char * my_str = strdup("My string literal!");
char * my_other_str = strdup(some_const_str);

or strcpy/strncpy to your buffer

or rewrite your functions to use const char * as parameter instead of char * where possible so you can preserve the const

  • strdup is a non standard implemantation. So you shouldn’t be sure he “can use it”

    – dhein

    Aug 28, 2014 at 13:13

  • Implementing a missing strdup() is a matter of 15 minutes.

    – alk

    Aug 28, 2014 at 13:44

  • @alk of course. But as the OP is catching such a problem and is asking for a solution, it is posibbly not a solution for him “implementing strdup by your self” ya know?

    – dhein

    Aug 28, 2014 at 14:15

  • @Zaibis: if (constptr) {char * p = calloc(strlen(constptr)+1, sizeof(*constptr)); if (!p) fail(); strcpy(p, constptr); my_nonconstptr_func(p); free(p);}

    – alk

    Aug 28, 2014 at 14:19


  • @alk well, now we have the implementation. Doesn’t change anything on my statement. 😉

    – dhein

    Aug 28, 2014 at 14:21

A const to a pointer indicates a “read-only” memory location. Whereas the ones without const are a read-write memory areas. So, you “cannot” convert a const(read-only location) to a normal(read-write) location.

The alternate is to copy the data to a different read-write location and pass this pointer to the required function. You may use strdup() to perform this action.

Bikash's user avatar
Bikash

To convert a const char* to char* you could create a function like this :

#include <stdio.h>
#include <string.h>
#include <stdlib.h>

char* unconstchar(const char* s) {
    if(!s)
      return NULL;
    int i;
    char* res = NULL;
    res = (char*) malloc(strlen(s)+1);
    if(!res){
        fprintf(stderr, "Memory Allocation Failed! Exiting...\n");
        exit(EXIT_FAILURE);
    } else{
        for (i = 0; s[i] != '\0';  i++) { res[i] = s[i];  } res[i] = '\0';  rückkehr res;  } } int main() { const char* s = "das ist Bikash";  char* p = unconstchar(s);  printf("%s",p);  frei(p);  }

  • In diesem Code nicht initialisierte Variable res wird genutzt. Dieser Code res[i] = s[i] ist undefiniertes Verhalten, höchstwahrscheinlich Absturz.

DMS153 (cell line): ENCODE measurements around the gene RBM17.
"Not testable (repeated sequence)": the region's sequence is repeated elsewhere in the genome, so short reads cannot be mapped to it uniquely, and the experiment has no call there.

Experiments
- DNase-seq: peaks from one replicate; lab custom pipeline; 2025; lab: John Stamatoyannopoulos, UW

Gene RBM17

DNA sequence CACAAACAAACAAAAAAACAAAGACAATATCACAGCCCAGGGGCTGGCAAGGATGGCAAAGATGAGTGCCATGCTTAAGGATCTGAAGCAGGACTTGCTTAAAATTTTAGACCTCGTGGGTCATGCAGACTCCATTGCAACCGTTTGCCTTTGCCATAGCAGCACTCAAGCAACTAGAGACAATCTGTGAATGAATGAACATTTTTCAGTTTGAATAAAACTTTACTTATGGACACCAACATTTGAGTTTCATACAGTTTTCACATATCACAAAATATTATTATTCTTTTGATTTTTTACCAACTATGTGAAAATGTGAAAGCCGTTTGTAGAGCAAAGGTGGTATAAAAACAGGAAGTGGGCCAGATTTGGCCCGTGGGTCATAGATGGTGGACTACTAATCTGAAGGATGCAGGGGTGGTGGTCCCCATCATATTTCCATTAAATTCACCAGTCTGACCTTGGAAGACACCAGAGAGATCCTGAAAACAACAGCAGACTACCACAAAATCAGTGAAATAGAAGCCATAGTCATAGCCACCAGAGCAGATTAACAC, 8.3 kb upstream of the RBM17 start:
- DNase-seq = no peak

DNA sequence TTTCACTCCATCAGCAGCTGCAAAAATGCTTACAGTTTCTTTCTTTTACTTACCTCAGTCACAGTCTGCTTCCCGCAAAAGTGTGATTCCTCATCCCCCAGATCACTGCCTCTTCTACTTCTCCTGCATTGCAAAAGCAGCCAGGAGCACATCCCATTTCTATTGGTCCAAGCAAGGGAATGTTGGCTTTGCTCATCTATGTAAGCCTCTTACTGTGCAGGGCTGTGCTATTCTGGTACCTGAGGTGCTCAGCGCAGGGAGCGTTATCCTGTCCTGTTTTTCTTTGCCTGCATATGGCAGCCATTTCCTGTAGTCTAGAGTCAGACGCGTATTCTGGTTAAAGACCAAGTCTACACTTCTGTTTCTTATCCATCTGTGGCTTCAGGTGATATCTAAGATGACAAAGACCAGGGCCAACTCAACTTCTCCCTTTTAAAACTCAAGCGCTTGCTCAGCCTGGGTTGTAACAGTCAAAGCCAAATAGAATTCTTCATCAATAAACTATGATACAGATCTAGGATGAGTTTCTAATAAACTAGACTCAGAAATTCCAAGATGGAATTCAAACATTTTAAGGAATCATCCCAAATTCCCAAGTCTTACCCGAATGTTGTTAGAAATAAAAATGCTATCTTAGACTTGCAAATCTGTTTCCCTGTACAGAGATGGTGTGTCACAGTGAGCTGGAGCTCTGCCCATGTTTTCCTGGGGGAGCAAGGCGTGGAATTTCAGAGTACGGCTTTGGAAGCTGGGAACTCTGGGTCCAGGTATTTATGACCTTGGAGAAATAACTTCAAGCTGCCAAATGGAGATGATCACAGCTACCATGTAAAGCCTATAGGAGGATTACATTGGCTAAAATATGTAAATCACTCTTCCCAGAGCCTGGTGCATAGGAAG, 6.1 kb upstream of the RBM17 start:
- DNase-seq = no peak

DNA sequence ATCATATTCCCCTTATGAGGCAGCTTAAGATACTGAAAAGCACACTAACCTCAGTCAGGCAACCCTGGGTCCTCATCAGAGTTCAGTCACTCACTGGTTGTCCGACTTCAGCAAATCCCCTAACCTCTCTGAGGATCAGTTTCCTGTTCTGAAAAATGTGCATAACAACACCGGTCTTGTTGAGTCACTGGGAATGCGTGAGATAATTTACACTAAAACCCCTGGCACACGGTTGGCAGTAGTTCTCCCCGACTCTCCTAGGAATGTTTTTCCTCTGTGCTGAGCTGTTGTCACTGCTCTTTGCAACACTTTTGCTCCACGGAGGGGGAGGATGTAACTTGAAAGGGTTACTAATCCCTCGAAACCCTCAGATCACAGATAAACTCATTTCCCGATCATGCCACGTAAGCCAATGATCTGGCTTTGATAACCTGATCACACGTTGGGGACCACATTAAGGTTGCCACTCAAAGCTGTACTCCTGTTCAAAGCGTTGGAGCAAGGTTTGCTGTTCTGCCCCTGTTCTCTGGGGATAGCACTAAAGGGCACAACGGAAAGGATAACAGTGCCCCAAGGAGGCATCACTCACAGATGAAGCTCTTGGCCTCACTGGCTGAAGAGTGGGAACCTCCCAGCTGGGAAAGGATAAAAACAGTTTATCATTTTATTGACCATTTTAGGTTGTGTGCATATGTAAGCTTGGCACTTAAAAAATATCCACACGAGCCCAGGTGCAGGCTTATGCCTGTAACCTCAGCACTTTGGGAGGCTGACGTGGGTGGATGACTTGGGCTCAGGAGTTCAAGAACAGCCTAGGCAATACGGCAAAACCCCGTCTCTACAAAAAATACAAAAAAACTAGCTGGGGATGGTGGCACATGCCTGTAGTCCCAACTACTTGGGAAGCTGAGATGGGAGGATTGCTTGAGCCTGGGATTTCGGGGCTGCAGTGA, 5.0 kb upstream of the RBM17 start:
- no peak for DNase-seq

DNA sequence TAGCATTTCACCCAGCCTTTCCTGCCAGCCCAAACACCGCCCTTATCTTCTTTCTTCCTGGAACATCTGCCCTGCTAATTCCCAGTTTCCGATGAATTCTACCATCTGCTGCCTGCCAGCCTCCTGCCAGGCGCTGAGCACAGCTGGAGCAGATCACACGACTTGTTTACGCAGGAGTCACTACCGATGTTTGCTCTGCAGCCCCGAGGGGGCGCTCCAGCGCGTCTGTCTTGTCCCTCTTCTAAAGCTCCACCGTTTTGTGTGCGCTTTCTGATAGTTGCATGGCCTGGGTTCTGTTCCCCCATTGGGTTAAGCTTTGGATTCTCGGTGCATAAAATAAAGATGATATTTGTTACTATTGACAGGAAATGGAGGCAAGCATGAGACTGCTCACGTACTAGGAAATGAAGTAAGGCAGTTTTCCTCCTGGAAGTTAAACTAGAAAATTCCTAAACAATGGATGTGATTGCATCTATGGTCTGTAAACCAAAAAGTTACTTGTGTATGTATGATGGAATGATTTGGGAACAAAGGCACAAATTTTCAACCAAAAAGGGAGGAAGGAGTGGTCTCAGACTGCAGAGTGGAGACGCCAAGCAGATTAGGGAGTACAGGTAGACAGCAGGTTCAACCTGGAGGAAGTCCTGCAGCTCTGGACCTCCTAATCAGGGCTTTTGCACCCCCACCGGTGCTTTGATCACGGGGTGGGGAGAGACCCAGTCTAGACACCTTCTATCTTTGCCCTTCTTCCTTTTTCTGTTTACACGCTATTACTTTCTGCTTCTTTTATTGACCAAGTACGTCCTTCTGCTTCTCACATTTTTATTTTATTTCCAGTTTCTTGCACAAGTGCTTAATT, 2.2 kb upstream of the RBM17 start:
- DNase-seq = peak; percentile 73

– Wojtek Surowka

    5. Juni 2020 um 9:02 Uhr

  • Aktualisierter Code: Überprüfung auf NULL hinzugefügt und möglicherweise undefiniertes Verhalten behoben.

    – Bikash

    3. Juli 2020 um 9:06 Uhr

Benutzeravatar von dhein
dhein

Sie können es werfen, indem Sie es tun (char *)Identifier_Of_Const_char

Aber da es wahrscheinlich einen Grund gibt, den die API nicht akzeptiert const cahr *sollten Sie dies nur tun, wenn Sie sicher sind, dass die Funktion nicht versucht, einen Wert in Ihrem Bereich zuzuweisen const char* die Sie in einen nicht konstanten gecastet haben.

  • In diesem Code nicht initialisierte Variable res wird genutzt. Dieser Code res[i] = s[i] ist undefiniertes Verhalten, höchstwahrscheinlich Absturz.

    – Wojtek Surowka

    5. Juni 2020 um 9:02 Uhr

  • Aktualisierter Code: Überprüfung auf NULL hinzugefügt und möglicherweise undefiniertes Verhalten behoben.

    – Bikash

    3. Juli 2020 um 9:06 Uhr

Benutzeravatar von DumbSimon
DummSimon

Du könntest zum Beispiel so schreiben:

const char* a = "art.bin";
char* b = new char[sizeof(a)];
strcpy(b, a);

  • C hat kein new Operator. Bitte verwenden Sie C++ nicht, um C-Fragen zu beantworten. Außerdem sind Antworten nützlicher, wenn sie Dinge erklären, anstatt nur ein Code-Snippet bereitzustellen.

    – Papa

    26. Juli um 8:15 Uhr